A path is not built overnight, a road is not paved in a day. They take time and oft-repeated walks through the same area. The same applies to learning new information. The more often that information is recalled, the quicker your brain can link a path, and the easier it will be to recall that information when you need it. So, why space out the repetition then? Because of the “forgetting curve.” The forgetting curve is the time it takes after hearing new information to forget said information. We can bend that forgetting curve more in our favor by making sure we recall necessary information more often. In the template included for the Cornell Note Taking System, there is a “Summary” section on the bottom of each set of notes. The following day you take notes, review your Recall column, and answer those without looking at your notes section. If you can’t actively recall the information, then you can review your Notes section to reinforce the knowledge. Once you’ve finished going through your notes, summarize them in the “Summary” section. While this may seem repetitive, remember that you are actively trying to beat your own brain’s forgetting curve.


I’m including this little bonus section for an extra tip and a thank you for sticking around. Another great way to retain information is to teach it. I use this when I post study guides for the CCNA 200-301 exam on this website. This will make you rethink your notes and thoughts on a subject and reframe them for someone who knows absolutely nothing about it. This will also force you to correct any information that you may not be comfortable with so you don’t provide other people with false or thinly detailed information. So remember! When you’re learning something new: recall, repeat, and teach!

I sincerely hope this helps and as always, best of luck with your learning. Stay healthy, positive, and productive!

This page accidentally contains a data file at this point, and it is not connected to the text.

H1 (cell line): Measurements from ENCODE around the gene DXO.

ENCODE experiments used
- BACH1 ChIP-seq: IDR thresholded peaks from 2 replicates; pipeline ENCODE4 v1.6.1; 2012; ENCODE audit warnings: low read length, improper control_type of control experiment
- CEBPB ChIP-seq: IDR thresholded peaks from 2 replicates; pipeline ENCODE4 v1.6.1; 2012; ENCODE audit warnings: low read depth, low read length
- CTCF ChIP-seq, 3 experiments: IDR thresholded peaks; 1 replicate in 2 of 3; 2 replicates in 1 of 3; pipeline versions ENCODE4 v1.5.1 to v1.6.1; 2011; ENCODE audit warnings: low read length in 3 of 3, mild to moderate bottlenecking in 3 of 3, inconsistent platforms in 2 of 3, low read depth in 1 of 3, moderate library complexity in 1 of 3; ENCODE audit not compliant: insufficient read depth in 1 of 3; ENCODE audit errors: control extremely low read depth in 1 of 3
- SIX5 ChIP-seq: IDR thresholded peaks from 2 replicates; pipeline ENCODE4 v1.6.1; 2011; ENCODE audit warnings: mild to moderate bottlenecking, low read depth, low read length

Cornell Note Taking Template (Courtesy of Notion):

Link to Template here as well, as I could not get it to copy and paste correctly onto the website:

Divide your page into two columns.

The narrower left column is for recording keywords, questions, and recall prompts. The right column is for your actual notes taken during a lecture or class.

Recall Notes



Create a summary section at the bottom.

When you review your notes, briefly summarize what you learned and what is important to retain from the full page of notes. This will help you internalize the information.

SUMMARY: Create a callout box like this one in Notion by typing /callout. It’s the perfect way to capture summaries that stand out.

Here’s your template!

Date: Oct 5, 2019


Recall Notes


What I Learned From Doing Nothing


At the end of 2020, I found myself in a position of self-reflection. I had been made redundant from a job I held for most of my adult life and reevaluating whether it was a career I wanted to continue to hold. I decided to take some time off and do what I can to become a better version of myself. I do what every self-respecting 30 year old who’s been laid-off does… I started a blog. I started journaling (shameless self-promotion here:, I write every day, and I started meditating. If 2020 me told 2019 me that I would start meditating, I probably would’ve known something life-changing was about to happen. I am not a “metaphysical” or “spiritual” person, yet here I was, in a guided meditation session being told to look into the darkness of my closed eyes and be aware of my own consciousness. But, while on paper it may not sound beneficial to a cold skeptic like myself, I can’t play down the benefits that only 2 weeks of daily meditation have provided.